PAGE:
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Public Safety Minister Kris Austin. Image: Government of New Brunswick YouTube video capture

N.B. Changes Disaster Financial Assistance Program

By Allan Dearing Feb 22, 2023 | 3:06 PM

In an effort to balance helping those in need and being prudent with taxpayer dollars, the provincial government has made changes to the Disaster Financial Assistance program in response to larger and more frequent weather events.

“In New Brunswick over the past nine years, there have been 12 events that have prompted the need for disaster financial assistance,” noted Public Safety Minister Kris Austin.

“Over that span, New Brunswick has sustained an estimated total of $369 million in damage. All the provinces and the federal government are struggling with the rising costs and how to address them.”

Austin announced the changes during a media briefing in Fredericton on Wednesday.

“This program is now going to get more assistance to people who need it. But it’s not going to be the type of assistance that’s completely unending.”

Austin said the changes will make it easier for someone who lives in a flood-prone area and wants to move.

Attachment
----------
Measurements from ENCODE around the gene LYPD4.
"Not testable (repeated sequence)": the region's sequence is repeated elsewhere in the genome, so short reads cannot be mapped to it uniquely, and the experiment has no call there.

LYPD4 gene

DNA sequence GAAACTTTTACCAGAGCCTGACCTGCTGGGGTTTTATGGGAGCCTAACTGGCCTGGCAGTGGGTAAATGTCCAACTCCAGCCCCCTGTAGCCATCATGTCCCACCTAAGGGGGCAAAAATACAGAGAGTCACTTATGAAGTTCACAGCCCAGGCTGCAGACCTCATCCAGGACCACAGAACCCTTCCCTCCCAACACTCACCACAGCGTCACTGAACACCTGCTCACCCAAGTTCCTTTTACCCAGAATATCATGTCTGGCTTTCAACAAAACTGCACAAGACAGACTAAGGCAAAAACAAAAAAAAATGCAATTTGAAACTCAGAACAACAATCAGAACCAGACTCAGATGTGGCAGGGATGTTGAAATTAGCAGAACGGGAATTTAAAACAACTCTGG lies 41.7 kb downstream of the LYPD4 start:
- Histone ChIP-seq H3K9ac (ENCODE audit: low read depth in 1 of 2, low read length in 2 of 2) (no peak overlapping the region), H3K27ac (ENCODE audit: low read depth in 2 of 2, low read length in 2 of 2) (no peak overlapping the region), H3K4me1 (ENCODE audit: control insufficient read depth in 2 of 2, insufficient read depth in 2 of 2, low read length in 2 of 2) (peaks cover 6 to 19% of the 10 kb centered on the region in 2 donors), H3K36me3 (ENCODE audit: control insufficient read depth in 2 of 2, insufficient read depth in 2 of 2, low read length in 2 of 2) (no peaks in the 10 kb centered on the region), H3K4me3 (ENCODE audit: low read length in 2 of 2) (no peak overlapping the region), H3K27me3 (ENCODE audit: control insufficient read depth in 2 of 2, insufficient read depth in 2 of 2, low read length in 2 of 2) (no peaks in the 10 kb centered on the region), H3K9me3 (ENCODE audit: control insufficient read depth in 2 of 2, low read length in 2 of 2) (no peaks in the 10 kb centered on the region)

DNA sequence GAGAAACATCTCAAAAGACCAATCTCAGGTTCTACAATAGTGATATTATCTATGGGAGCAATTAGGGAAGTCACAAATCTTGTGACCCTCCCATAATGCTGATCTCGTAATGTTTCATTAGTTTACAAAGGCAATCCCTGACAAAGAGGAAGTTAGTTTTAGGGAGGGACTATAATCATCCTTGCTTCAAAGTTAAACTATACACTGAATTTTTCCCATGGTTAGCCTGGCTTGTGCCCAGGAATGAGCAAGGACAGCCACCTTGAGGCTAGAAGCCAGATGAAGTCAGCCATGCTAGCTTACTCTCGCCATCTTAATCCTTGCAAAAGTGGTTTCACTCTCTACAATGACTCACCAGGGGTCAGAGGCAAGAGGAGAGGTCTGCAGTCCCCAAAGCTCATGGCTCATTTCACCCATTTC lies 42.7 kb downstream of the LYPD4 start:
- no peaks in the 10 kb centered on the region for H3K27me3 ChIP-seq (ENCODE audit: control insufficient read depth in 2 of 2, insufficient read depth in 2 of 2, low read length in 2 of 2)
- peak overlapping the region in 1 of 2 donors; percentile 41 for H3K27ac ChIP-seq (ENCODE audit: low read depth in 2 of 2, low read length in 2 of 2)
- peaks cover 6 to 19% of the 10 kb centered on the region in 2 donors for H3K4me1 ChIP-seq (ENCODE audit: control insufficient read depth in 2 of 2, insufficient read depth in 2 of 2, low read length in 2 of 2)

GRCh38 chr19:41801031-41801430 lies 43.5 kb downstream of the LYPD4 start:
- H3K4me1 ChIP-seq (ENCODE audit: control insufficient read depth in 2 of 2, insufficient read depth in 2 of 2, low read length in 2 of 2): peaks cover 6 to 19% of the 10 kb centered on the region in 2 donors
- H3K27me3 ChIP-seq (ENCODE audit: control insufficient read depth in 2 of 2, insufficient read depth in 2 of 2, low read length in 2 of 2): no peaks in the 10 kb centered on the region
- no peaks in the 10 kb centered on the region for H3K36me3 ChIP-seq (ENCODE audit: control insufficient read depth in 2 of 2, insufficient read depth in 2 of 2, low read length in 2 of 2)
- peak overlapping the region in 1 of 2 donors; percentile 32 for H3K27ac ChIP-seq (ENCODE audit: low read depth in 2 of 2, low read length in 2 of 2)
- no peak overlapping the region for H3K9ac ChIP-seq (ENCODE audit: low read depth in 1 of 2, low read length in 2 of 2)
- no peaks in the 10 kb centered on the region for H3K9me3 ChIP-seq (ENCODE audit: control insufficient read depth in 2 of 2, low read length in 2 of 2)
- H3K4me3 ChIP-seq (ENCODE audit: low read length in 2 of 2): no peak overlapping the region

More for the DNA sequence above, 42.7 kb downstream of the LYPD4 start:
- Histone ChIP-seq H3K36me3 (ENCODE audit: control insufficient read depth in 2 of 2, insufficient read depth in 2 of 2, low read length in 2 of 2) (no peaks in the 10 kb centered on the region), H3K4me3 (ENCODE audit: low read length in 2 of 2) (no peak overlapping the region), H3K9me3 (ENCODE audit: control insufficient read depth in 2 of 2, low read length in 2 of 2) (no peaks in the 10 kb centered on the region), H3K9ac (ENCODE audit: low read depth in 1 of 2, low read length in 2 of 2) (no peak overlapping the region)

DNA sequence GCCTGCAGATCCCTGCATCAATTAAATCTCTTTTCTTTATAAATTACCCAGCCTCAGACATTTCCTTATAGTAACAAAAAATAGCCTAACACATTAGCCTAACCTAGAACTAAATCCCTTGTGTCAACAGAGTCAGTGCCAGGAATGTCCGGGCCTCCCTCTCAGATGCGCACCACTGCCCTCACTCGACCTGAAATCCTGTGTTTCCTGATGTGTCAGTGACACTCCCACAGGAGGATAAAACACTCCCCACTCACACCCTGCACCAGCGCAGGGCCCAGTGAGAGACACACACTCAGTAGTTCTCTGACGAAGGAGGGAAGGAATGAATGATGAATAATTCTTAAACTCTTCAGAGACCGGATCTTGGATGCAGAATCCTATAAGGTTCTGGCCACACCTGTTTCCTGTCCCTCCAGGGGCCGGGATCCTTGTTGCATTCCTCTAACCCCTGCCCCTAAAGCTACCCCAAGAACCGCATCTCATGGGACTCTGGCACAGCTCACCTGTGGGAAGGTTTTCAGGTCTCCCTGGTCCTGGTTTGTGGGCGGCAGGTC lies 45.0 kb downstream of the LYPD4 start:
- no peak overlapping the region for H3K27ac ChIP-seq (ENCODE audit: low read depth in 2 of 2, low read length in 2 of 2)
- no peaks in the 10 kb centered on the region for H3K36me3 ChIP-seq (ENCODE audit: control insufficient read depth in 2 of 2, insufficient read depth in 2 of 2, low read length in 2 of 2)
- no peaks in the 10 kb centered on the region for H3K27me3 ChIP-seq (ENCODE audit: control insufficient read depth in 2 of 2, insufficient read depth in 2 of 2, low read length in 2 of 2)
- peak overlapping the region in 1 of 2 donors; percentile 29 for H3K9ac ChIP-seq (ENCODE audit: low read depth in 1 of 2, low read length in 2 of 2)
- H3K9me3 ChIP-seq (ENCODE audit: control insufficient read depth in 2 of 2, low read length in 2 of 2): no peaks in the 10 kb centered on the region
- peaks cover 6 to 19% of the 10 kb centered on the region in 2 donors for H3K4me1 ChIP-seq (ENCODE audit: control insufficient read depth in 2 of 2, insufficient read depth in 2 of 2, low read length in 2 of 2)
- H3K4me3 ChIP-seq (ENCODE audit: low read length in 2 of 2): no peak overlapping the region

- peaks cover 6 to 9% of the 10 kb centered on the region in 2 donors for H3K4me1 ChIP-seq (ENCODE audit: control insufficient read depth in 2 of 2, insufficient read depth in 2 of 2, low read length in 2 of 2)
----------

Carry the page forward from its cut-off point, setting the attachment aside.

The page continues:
“If they choose to stay, that option is there and we’ve also looked at mitigation funding to help folks get their homes prepared for when disaster happens again.”

Three key changes are being made:

  • Increasing the maximum payout for structural damage.
  • Setting a cap on the amount of assistance paid for any property for the same type of disaster.
  • Lowering the threshold for buyouts for those affected by floods.

Here are how some of the changes will work:

  • Until now, the maximum a homeowner could file for under disaster financial assistance was $160,000 per incident causing structural damage. This limit has been increased and capped at $200,000 for private homes for claims related to the same type of disaster (flooding, coastal storm surge, etc.).If a property is damaged three times by overland flooding, for example, and the property owner makes claims of $60,000, $60,000, and $80,000, the property owner can no longer make another claim related to overland flooding.
  • Once the $200,000 limit has been reached, a notice will be placed on the provincial government’s land registry, stating the property is no longer eligible for the government’s disaster financial assistance funding for inland or coastal flooding.
  • Previously, for a homeowner to be offered a buyout, damage had to be 80 percent of the property’s fair market value; for example, a $200,000 property had to have sustained $160,000 worth of structural damage. For future disasters, the threshold has changed to 50 percent arising from one event, or 80 percent accumulated across multiple disasters, such as flooding.


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